Aims: Evidence regarding the optimal treatment of non-culprit lesions detected during primary PCI is lacking. Our aim was to investigate whether early invasive treatment improves left ventricular ejection fraction (EF) and prevents major adverse cardiac events (MACE).
Methods and results: Of 121 patients with at least one non-culprit lesion, 80 were randomised to early FFRguided PCI (invasive group), and 41 to medical treatment (conservative group). Primary endpoint was EF at six months, secondary endpoints included MACE. In the invasive group, early angiography was performed 7.5 days (5-20) after primary PCI. Forty percent of the non-culprit lesions did not show haemodynamic significance (FFR > 0.75). Subsequent PCI of at least one non-culprit lesion was performed in 52%, PCI without preceding FFR was performed in 8% and elective CABG was done in 4%. No in-hospital events occurred in the conservative group. After six months, EF was comparable (59+/-9% vs. 57+/-9%, p=0.362), and there was no difference in MACE between invasively and conservatively treated patients (21 vs. 22%, p=0.929).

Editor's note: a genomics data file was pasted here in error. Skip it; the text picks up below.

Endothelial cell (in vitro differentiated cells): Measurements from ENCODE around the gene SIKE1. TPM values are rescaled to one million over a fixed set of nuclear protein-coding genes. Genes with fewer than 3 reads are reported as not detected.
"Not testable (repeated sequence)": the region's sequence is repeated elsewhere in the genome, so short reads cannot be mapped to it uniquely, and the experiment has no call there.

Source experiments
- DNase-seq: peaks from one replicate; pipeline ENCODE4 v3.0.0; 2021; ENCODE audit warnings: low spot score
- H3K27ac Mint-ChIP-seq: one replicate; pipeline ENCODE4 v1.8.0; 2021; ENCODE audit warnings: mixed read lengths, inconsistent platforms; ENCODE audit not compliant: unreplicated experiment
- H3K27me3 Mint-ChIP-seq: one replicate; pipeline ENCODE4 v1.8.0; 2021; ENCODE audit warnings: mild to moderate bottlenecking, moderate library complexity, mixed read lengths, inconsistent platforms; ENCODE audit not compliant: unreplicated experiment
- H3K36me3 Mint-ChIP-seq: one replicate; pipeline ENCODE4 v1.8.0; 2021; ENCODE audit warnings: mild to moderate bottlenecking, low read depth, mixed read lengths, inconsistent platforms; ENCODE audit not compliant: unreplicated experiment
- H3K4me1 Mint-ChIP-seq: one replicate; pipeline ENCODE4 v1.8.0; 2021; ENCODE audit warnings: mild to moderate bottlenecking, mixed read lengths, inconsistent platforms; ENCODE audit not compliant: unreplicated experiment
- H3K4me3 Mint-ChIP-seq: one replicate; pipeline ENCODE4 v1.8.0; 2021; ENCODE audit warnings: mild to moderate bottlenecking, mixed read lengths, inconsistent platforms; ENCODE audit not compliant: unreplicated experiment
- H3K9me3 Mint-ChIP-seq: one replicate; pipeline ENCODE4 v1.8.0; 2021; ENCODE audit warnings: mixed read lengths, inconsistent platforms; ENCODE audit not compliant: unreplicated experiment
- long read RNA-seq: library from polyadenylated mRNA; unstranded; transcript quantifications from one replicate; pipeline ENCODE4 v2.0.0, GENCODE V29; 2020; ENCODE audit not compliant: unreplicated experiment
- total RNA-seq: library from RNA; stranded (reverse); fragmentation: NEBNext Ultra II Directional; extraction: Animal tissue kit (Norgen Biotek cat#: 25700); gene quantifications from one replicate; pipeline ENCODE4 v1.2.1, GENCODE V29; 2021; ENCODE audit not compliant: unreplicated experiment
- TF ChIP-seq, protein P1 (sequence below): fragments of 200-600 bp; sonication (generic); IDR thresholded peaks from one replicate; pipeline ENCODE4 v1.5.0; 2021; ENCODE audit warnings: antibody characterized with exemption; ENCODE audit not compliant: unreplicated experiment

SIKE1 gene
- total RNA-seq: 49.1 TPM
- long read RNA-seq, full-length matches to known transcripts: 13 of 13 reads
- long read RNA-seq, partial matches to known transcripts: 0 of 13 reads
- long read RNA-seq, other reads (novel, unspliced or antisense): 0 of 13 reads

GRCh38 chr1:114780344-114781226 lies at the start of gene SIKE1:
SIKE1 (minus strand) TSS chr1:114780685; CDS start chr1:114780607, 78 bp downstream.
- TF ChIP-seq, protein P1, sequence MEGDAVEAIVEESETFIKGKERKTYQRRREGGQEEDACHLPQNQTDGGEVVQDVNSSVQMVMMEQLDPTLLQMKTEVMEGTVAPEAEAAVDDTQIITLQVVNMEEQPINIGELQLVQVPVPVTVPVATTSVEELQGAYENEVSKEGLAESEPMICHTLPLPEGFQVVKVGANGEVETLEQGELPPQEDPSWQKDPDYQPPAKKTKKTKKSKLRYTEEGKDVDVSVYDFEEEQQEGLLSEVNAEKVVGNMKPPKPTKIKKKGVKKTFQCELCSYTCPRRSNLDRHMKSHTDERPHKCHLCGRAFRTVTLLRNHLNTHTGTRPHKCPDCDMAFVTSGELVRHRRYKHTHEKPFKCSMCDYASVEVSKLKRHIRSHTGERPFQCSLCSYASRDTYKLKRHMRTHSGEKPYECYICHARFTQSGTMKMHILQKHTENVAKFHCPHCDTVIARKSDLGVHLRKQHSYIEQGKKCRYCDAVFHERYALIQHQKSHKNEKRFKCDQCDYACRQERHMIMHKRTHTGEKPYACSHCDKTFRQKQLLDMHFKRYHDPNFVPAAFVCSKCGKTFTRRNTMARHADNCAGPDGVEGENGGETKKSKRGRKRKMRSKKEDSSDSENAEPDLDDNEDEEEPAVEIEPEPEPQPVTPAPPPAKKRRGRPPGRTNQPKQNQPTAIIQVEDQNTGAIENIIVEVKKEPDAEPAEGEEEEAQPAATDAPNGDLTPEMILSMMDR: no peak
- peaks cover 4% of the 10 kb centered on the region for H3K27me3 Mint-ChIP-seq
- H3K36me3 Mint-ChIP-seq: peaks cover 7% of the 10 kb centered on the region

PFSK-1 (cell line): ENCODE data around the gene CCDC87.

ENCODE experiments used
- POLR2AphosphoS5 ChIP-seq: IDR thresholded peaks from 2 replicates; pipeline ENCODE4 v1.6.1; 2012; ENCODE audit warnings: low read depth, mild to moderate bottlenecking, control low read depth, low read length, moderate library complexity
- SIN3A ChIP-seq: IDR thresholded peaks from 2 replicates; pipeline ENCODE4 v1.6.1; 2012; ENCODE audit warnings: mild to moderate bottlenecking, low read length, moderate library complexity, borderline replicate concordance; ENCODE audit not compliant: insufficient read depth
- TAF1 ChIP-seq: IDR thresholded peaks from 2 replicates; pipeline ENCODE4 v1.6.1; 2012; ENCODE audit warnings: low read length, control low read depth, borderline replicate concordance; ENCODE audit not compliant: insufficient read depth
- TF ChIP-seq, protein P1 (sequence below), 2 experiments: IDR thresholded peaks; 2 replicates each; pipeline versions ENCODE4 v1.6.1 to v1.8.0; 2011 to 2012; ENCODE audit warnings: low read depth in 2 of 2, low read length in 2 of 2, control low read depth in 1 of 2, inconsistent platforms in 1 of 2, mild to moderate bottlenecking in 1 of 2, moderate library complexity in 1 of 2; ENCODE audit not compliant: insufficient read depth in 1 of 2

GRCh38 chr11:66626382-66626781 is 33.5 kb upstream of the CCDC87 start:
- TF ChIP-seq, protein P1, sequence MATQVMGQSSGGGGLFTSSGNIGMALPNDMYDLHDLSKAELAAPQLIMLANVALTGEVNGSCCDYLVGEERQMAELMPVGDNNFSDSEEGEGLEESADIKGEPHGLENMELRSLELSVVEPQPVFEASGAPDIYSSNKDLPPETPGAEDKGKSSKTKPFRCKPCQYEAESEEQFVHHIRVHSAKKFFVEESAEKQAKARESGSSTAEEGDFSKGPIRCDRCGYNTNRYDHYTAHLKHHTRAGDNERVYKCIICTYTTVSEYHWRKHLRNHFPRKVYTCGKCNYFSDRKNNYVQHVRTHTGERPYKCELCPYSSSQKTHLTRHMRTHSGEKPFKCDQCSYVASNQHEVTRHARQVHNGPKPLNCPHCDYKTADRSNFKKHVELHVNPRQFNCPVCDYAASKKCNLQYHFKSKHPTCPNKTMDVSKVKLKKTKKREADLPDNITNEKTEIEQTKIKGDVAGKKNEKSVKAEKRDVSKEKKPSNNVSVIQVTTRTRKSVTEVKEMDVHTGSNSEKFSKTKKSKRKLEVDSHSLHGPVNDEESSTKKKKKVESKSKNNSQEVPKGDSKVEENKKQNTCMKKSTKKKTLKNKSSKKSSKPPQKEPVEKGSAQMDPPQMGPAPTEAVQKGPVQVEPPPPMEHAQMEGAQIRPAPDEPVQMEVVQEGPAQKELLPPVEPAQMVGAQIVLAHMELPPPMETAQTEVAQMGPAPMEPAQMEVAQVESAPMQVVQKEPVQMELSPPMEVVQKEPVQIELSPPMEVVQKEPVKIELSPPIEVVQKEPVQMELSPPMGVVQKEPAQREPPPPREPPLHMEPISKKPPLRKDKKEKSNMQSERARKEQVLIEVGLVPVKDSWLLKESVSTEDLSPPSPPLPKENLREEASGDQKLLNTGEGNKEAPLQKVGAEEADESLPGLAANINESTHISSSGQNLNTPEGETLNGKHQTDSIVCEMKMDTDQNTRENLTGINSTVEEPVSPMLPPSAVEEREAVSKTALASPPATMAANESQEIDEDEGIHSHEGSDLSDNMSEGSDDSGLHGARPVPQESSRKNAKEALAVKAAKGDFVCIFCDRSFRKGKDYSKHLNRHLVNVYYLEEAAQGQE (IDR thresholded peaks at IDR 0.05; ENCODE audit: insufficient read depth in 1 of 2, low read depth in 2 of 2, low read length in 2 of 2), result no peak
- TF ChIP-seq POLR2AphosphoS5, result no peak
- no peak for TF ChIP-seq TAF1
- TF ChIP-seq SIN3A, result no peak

Conclusions: An invasive strategy towards non-culprit lesions does not lead to an increase in EF or a reduction in MACE. The functional stenosis severity of non-culprit lesions is frequently overestimated.